It is preferred that each linkage bar is at its ends connected via a connector pin to the frame and the chassis respectively, preferably a removable pin to allow for disconnecting of the linkage bar (at least for the centrally arranged linkage bars).

Preferably, as in this example, at each support position of the chassis 42 a two adjacent parallel linkage bars 53 extend between the frame 41 and the chassis 42 a.

A set of one or more actuators, here hydraulic cylinders 44, can effect the displacement of the track unit and thus allow for variation of the gap between the tracks 42 b and exertion of pressure onto the pipeline to achieve the desired frictional force.

As is preferred a cylinder 44 has been placed at each location where the chassis 42 a is connected to the frame via a parallel linkage bar 53. This allows to set the pressure with which the tracks 42 b engage the pipeline for each region along the length of the chassis (here tow end regions and a central region). It also allows to control the bending behaviour of each track unit.

It is preferred to arrange the parallel linkage bars 53 facing upward (or counter to the pull exerted by the launched pipeline) toward the centreline of the tensioner when engaging on a pipeline. This causes some degree of “self-clamping” of the tracks 42 b onto the pipeline. It is noted that in practice the majority of the clamping force is obtained by the hydraulic cylinders 44, so that accurate control of the exerted hydraulic pressure results in control of the clamping pressure.

It can be envisaged that each connection of a parallel linkage bar 53 to the chassis 42 a (and/or to the frame) or of an actuator (hydraulic cylinder) to the chassis (and/or frame) is provided with a load cell 60 for measuring the actual force exerted at said location. This force signal can then used to control the squeeze pressure in the associated region of the tensioner (here that is in the end regions and in the central region), in this example by adjusting the pressure in each of the cylinders independently.

It is preferred that each hydraulic cylinder is provided with a pressure sensor sensing the actual pressure within said cylinder, said sensor being integrated in a hydraulic control system of the tensioner.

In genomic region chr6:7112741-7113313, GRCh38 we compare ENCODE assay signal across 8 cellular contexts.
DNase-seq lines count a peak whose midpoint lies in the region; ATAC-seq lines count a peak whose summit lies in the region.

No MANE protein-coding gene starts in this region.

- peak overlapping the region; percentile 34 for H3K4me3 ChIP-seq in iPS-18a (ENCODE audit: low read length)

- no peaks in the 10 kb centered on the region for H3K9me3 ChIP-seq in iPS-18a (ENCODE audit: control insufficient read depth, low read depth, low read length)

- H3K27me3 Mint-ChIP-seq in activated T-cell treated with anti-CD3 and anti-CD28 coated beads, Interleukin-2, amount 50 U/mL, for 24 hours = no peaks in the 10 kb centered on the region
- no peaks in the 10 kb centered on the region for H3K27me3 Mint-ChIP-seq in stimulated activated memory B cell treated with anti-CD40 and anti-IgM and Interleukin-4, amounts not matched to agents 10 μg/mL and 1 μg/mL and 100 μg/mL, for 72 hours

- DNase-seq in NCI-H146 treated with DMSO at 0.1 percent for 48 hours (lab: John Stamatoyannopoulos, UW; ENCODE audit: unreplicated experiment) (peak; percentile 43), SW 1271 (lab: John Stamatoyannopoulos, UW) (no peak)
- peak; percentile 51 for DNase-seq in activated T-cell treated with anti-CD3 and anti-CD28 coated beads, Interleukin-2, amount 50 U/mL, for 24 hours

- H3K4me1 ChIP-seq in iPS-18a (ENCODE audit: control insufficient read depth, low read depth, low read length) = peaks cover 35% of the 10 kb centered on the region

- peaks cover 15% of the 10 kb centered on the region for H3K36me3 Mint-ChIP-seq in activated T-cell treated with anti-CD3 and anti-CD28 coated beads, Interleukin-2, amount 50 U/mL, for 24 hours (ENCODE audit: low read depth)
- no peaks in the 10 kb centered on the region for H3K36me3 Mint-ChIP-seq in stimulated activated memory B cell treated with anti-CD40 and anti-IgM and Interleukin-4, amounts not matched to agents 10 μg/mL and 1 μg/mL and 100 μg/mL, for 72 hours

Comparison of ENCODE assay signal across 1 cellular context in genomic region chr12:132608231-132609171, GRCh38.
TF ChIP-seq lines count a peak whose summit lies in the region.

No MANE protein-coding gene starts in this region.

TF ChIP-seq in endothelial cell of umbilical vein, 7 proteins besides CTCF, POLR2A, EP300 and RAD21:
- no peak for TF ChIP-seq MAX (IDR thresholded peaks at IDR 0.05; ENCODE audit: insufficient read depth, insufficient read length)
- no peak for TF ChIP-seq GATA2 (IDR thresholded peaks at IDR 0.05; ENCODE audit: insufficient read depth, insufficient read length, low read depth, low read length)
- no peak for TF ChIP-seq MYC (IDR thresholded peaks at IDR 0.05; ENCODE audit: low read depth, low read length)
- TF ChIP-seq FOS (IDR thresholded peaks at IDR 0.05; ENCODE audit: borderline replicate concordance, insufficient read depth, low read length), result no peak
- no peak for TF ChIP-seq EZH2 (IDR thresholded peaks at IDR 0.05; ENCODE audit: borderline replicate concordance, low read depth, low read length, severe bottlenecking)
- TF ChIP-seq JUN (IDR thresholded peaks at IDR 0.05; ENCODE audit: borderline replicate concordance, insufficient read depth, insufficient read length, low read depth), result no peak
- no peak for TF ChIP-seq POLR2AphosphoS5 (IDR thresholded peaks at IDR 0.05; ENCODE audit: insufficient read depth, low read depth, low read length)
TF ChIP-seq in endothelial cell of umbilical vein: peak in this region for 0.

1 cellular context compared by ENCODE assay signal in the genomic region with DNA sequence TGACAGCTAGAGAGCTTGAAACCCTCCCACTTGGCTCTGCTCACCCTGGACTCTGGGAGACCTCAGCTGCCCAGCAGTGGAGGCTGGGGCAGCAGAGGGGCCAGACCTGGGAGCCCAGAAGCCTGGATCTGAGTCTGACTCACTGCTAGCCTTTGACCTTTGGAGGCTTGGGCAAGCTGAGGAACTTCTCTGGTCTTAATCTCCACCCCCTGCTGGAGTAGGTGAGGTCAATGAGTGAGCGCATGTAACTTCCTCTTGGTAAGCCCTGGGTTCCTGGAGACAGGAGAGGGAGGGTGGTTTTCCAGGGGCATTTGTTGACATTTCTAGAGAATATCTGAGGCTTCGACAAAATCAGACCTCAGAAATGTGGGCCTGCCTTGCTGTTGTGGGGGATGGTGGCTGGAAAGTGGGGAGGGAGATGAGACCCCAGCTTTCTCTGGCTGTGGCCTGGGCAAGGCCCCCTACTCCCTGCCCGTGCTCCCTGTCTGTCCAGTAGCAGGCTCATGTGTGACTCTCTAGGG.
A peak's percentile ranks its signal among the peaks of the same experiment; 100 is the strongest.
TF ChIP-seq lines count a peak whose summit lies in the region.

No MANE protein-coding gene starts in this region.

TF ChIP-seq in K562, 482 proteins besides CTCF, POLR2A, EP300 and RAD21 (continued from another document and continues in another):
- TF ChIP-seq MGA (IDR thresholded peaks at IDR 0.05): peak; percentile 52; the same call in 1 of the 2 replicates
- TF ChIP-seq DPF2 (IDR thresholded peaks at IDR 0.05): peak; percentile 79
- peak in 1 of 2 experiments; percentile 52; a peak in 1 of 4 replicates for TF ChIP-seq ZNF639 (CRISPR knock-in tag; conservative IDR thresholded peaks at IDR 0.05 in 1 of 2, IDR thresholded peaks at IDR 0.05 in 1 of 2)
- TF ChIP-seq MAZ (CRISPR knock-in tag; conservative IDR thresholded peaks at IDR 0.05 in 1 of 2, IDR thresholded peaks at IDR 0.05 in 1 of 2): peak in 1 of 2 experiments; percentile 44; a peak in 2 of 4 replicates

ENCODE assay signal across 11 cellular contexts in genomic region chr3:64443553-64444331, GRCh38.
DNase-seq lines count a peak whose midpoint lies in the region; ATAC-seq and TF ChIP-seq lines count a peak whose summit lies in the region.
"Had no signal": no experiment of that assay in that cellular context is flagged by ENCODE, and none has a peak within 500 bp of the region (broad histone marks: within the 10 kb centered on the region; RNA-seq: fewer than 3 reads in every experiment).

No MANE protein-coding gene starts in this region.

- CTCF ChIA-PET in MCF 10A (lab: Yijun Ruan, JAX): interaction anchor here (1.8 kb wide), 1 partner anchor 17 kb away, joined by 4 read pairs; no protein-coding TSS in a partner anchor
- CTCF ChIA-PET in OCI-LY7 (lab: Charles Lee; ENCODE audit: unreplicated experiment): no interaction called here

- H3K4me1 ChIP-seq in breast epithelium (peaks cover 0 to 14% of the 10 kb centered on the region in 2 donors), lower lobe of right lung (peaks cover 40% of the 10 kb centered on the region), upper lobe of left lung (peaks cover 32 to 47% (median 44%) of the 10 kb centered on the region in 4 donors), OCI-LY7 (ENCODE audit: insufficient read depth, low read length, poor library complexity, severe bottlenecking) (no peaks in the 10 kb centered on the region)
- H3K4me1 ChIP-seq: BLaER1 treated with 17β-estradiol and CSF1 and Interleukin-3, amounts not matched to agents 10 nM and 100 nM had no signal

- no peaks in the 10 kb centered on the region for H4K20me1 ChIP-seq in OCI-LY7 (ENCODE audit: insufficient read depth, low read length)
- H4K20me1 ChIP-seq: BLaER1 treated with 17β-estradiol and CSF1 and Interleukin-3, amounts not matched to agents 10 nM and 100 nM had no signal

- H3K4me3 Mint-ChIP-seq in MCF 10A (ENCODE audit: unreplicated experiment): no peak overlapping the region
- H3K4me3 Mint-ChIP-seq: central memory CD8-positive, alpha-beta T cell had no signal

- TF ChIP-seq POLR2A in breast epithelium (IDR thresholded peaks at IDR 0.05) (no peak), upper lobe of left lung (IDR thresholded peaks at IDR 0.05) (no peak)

Preferably a valve arrangement is associated with each cylinder to control the pressure within said cylinder.

It is envisaged that each hydraulic cylinder associated with as specific region of the chassis, e.g. the ends and/or central region, can be controlled independently by a suitable hydraulic control system in order to control the pressure exerted in said region of the tensioner on the pipeline.

One can also envisage an embodiment wherein e.g. the hydraulic cylinder(s) associated with the central region of the tensioner are disabled/removed so that no hydraulic force is exerted in said region when more flexibility of the chassis is preferred for handling a pipeline, e.g. to when laying rigid and/or coated pipes having diameter variations due to tolerances in manufacturing. Flexibility of the chassis allows for the passage of the thicker part of the pipeline without exerting undue stress on the pipeline.

It is also preferred to provide position-sensing means 61 in the tensioner to be able to sense the position of at least one of the tracks units. It is envisaged that in a set of opposed track units, position sensing is used to hold one track at a stationary position, wherein an opposing track is operate to be mobile and to be controlled on the basis of pressure exerted on the pipeline. It is clear that upon increasing said pressure, said “position controlled track unit of the tensioner” will tend to move backwards, which is then corrected on the basis of position control. This allows to keep the pipeline in the intended pipeline trajectory and avoids undesirable non-uniform loading on the pipeline.

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Referenced by
Citing PatentFiling datePublication dateApplicantTitle
US8794874 *Jan 12, 2009Aug 5, 2014Itrec B.V.Marine tensioner
US8827595 *Jun 3, 2009Sep 9, 2014Subsea 7 LimitedApparatus and method for use in laying pipe on the sea floor
US20110033243 *Jan 12, 2009Feb 10, 2011Itrec B.V.Marine tensioner
US20110158748 *Jun 3, 2009Jun 30, 2011Subsea 7 LtdApparatus and method for use in laying pipe on the sea floor
US20110188941 *Aug 12, 2009Aug 4, 2011Subsea 7 Ltd.Apparatus for use in laying pipe on the sea floor
Classifications
U.S. Classification405/168.4, 226/172, 405/168.1
International ClassificationF16L1/23
Cooperative ClassificationF16L1/23
European ClassificationF16L1/23
Legal Events
DateCodeEventDescription
Feb 24, 2009ASAssignment
Free format text: ASSIGNMENT OF ASSIGNORS INTEREST;ASSIGNORS:ROODENBURG, JOOP;ROMEIJN, ERIC;VAN EDE, SIMON;REEL/FRAME:022302/0797
Owner name: ITREC B.V., NETHERLANDS
Owner name: ITREC B.V.,NETHERLANDS
Free format text: ASSIGNMENT OF ASSIGNORS INTEREST;ASSIGNORS:ROODENBURG, JOOP;ROMEIJN, ERIC;VAN EDE, SIMON;REEL/FRAME:022302/0797
Effective date: 20090216
Owner name: ITREC B.V.,NETHERLANDS
Free format text: ASSIGNMENT OF ASSIGNORS INTEREST;ASSIGNORS:ROODENBURG, JOOP;ROMEIJN, ERIC;VAN EDE, SIMON;US-ASSIGNMENT DATABASE UPDATED:20100211;REEL/FRAME:22302/797
Effective date: 20090216
Owner name: ITREC B.V., NETHERLANDS
Free format text: ASSIGNMENT OF ASSIGNORS INTEREST;ASSIGNORS:ROODENBURG, JOOP;ROMEIJN, ERIC;VAN EDE, SIMON;REEL/FRAME:022302/0797
Effective date: 20090216